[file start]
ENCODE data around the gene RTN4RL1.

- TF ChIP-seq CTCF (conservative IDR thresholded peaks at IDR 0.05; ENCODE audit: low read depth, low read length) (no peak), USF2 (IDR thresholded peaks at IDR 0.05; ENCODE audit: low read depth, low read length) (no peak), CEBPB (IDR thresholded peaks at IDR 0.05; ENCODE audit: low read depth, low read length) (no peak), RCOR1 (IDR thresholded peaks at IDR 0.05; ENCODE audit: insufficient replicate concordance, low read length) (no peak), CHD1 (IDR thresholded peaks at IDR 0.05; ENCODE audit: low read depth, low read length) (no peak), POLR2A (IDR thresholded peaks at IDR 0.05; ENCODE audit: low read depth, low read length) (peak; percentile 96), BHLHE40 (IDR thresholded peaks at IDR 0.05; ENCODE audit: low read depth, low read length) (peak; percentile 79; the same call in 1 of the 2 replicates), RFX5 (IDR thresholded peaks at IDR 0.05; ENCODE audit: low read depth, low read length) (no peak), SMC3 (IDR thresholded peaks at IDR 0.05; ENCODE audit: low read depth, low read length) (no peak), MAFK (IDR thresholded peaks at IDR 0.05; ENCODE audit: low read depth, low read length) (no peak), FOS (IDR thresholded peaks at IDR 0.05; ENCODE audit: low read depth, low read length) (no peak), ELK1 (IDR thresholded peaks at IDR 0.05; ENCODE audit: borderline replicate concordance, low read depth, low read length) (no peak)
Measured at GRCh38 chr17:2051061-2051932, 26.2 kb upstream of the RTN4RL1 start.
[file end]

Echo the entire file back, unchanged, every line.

ENCODE data around the gene RTN4RL1.

- TF ChIP-seq CTCF (conservative IDR thresholded peaks at IDR 0.05; ENCODE audit: low read depth, low read length) (no peak), USF2 (IDR thresholded peaks at IDR 0.05; ENCODE audit: low read depth, low read length) (no peak), CEBPB (IDR thresholded peaks at IDR 0.05; ENCODE audit: low read depth, low read length) (no peak), RCOR1 (IDR thresholded peaks at IDR 0.05; ENCODE audit: insufficient replicate concordance, low read length) (no peak), CHD1 (IDR thresholded peaks at IDR 0.05; ENCODE audit: low read depth, low read length) (no peak), POLR2A (IDR thresholded peaks at IDR 0.05; ENCODE audit: low read depth, low read length) (peak; percentile 96), BHLHE40 (IDR thresholded peaks at IDR 0.05; ENCODE audit: low read depth, low read length) (peak; percentile 79; the same call in 1 of the 2 replicates), RFX5 (IDR thresholded peaks at IDR 0.05; ENCODE audit: low read depth, low read length) (no peak), SMC3 (IDR thresholded peaks at IDR 0.05; ENCODE audit: low read depth, low read length) (no peak), MAFK (IDR thresholded peaks at IDR 0.05; ENCODE audit: low read depth, low read length) (no peak), FOS (IDR thresholded peaks at IDR 0.05; ENCODE audit: low read depth, low read length) (no peak), ELK1 (IDR thresholded peaks at IDR 0.05; ENCODE audit: borderline replicate concordance, low read depth, low read length) (no peak)
Measured at GRCh38 chr17:2051061-2051932, 26.2 kb upstream of the RTN4RL1 start.